What’s the story behind your own Beast Anglia events?

Beast Anglia, that is a bit of a mad one. I got contacted by Nick Kelly who runs Beast Anglia just for me and my guys to do a live show on one of their nights. There was a battle he was hosting between him and a local Cambridge guy. On that night I got chosen to be a judge. Me, another guy Sam and a few others we was all on stage. Watching this battle was unreal. It was grassroots, two people who clearly had a little bit of history, and they were giving it to it other and the whole place erupting. It was such a cool atmosphere. I was like ‘I want you to do that, but at one of the gigs that I run.’ So I booked him to do a battle against one of my mates in my hometown for one of my rap gigs. This one was called Rap Revival and him and my mate Caulzy battled in a beer garden surrounded by about fifty drunk people. It was electric honestly dude, I’ve never seen anything like it. I was bitten by that little bug there and I just want that in my hometown as much as possible. I want that to happen in this county and the surrounding areas and see who else wants to do it.”

“I don’t care about battle fans.”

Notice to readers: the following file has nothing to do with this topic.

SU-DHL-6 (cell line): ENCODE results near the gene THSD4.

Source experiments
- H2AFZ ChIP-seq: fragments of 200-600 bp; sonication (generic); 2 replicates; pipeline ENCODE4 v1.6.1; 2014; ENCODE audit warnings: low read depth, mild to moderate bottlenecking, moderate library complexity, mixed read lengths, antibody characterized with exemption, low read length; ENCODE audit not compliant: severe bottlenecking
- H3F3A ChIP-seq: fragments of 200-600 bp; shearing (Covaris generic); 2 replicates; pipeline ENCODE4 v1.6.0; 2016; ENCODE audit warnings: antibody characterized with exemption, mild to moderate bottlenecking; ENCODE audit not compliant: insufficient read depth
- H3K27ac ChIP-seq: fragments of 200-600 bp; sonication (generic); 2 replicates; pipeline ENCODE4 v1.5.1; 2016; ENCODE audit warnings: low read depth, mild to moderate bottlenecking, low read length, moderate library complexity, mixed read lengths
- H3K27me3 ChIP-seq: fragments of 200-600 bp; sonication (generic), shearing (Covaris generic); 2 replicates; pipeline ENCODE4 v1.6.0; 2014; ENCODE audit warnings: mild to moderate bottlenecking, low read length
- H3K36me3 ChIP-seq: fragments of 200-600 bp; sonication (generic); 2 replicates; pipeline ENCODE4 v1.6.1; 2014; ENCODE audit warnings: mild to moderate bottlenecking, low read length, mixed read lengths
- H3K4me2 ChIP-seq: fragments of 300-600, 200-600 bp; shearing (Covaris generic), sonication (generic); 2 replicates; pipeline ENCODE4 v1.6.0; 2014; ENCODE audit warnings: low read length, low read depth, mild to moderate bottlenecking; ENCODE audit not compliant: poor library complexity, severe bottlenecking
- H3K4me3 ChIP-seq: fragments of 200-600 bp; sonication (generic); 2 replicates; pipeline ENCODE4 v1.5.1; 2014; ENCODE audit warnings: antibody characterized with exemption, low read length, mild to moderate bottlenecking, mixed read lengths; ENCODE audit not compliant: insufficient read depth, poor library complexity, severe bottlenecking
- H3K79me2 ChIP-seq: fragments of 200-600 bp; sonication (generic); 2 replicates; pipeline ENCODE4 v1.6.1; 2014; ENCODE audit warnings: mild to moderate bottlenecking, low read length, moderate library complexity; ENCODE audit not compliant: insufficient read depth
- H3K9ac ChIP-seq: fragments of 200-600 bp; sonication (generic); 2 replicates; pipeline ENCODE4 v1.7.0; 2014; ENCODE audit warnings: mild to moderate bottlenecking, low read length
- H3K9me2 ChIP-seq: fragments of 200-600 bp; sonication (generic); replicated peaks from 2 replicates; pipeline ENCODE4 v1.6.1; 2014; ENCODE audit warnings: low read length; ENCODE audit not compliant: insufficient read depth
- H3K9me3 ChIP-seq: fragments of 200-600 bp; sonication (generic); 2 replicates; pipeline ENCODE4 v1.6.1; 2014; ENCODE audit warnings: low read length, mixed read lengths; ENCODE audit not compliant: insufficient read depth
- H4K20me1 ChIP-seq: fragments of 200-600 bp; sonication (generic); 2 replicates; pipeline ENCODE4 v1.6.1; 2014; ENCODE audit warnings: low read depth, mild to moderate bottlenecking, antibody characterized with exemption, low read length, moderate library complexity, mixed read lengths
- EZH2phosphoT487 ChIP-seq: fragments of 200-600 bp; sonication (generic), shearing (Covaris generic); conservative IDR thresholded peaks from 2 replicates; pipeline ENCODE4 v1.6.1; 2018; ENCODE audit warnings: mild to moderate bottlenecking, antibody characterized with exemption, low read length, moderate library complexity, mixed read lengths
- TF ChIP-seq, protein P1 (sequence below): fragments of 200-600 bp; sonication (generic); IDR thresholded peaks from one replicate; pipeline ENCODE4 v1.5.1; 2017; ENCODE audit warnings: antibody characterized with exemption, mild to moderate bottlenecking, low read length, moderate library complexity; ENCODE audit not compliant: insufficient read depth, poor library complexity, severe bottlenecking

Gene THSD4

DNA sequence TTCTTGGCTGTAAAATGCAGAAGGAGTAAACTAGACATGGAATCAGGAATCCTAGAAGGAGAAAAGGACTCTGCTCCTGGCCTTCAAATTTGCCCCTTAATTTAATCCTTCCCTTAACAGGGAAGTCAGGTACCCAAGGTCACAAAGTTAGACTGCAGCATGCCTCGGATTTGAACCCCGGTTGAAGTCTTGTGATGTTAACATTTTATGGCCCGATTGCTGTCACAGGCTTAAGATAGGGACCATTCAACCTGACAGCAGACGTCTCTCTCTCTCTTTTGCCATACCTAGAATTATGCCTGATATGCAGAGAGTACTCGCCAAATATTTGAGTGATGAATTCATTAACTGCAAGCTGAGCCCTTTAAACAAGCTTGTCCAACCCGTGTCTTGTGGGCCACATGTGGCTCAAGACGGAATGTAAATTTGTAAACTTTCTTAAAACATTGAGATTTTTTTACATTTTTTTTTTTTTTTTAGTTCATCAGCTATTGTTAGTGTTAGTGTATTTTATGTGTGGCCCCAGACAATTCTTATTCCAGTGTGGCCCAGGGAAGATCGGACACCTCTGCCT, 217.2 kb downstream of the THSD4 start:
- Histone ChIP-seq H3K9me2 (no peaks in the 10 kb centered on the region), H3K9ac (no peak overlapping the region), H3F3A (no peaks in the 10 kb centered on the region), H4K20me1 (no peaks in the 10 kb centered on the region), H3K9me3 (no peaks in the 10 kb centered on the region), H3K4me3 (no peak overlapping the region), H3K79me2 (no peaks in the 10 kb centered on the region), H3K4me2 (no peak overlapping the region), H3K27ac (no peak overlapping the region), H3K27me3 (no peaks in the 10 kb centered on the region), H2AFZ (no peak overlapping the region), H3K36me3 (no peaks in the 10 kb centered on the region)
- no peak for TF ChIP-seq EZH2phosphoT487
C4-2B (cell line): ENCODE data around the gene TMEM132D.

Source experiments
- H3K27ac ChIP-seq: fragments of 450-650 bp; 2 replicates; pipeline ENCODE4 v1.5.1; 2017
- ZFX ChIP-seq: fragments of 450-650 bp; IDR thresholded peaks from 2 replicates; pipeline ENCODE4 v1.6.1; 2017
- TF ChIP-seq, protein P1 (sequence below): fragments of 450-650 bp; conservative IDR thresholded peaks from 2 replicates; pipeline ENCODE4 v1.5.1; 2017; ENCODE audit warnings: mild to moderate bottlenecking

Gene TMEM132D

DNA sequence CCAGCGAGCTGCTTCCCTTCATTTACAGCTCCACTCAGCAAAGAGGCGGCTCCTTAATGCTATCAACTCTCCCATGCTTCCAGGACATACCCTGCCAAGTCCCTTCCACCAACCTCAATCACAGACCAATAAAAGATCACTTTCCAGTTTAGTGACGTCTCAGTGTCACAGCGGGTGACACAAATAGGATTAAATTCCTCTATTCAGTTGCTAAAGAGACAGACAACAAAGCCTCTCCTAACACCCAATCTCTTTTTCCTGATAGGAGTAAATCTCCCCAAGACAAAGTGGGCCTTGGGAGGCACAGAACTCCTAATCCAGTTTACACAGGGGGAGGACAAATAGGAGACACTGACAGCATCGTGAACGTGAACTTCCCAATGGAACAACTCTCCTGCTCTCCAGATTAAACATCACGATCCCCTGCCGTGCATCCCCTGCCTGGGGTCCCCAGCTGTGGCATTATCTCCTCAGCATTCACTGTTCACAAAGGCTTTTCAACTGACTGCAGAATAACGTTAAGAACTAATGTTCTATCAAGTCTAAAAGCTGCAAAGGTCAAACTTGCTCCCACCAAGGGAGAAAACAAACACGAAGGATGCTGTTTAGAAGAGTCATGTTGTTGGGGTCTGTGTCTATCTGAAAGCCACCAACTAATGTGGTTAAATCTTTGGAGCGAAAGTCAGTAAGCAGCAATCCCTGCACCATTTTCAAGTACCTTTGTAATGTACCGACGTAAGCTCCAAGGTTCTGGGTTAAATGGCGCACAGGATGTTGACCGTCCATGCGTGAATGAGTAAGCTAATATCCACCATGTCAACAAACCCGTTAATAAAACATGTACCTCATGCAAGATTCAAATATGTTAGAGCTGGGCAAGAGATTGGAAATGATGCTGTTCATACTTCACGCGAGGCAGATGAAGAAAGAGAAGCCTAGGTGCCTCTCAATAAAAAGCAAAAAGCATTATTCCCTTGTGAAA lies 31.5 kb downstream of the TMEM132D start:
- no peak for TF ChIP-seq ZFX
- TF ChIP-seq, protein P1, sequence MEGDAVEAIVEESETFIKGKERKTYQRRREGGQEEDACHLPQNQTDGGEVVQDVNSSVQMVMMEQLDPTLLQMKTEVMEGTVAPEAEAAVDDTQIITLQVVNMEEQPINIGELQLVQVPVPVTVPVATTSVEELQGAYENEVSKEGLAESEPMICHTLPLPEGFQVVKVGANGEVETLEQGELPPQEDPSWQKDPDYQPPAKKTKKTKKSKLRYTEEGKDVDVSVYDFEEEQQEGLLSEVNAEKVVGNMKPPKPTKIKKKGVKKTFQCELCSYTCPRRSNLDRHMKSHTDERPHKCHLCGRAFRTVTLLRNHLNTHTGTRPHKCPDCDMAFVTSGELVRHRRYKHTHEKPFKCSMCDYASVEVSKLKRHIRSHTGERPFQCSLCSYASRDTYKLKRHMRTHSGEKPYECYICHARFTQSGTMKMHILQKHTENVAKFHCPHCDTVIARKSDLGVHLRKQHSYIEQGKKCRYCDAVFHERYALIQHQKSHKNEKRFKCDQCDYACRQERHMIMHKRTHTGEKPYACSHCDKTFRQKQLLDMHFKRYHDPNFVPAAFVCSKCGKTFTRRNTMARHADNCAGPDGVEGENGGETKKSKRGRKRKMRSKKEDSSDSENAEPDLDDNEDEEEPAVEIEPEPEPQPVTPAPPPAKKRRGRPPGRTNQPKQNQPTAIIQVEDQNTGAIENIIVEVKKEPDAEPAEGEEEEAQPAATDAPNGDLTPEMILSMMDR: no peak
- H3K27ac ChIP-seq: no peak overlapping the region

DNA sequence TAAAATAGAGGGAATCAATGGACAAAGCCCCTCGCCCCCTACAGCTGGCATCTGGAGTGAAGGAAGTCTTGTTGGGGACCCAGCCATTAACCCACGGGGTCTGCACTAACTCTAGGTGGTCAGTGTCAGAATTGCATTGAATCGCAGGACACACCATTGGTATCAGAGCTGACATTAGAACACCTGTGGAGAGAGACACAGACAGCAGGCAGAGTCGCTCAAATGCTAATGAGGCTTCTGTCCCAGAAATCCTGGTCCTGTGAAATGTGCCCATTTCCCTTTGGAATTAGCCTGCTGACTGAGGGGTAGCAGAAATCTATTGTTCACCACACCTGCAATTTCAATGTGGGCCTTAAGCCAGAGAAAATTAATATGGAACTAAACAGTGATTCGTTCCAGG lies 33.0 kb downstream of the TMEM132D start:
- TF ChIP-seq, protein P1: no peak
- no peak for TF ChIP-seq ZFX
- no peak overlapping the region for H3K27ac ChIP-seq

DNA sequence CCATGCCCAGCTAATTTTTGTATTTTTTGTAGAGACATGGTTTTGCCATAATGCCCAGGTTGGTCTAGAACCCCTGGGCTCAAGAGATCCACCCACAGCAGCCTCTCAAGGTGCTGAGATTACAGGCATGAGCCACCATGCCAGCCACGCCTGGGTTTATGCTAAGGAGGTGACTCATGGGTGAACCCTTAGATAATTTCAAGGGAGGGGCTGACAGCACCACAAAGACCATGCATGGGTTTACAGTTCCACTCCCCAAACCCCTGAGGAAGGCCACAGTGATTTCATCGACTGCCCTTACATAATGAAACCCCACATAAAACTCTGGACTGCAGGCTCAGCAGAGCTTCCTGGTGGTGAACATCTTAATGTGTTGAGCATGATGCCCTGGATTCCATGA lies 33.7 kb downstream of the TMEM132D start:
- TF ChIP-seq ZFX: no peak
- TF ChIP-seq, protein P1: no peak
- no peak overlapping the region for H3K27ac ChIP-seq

“The crowd loved it so much and I had people coming up to me saying ‘You need to go in there and show them how it’s done.’ So it was like, if my hometown want to see me battle as well, and they wanna see battles, then let’s run something for them because it’s clear they wanted it. They wanted that comedy and that rap mixed together. So we set one up the month later, which was War At The Wall which just passed, and it was a massive success. So yeah, Beast Anglia was a bit of me realising that it’s a good sport, like I want to put my time into that because people want to see it. But not the battle community right now, I didn’t even know about the battle community, I don’t care about battle fans at the minute unfortunately, sorry guys. I love that community they’re very supportive to me, and as a battler of course I care about them, but as a promotor with Beast Anglia we’re tryna break into an audience that has never seen battle rap before: just locals that go to the pubs, or the uni students who’ve got no idea it exists.”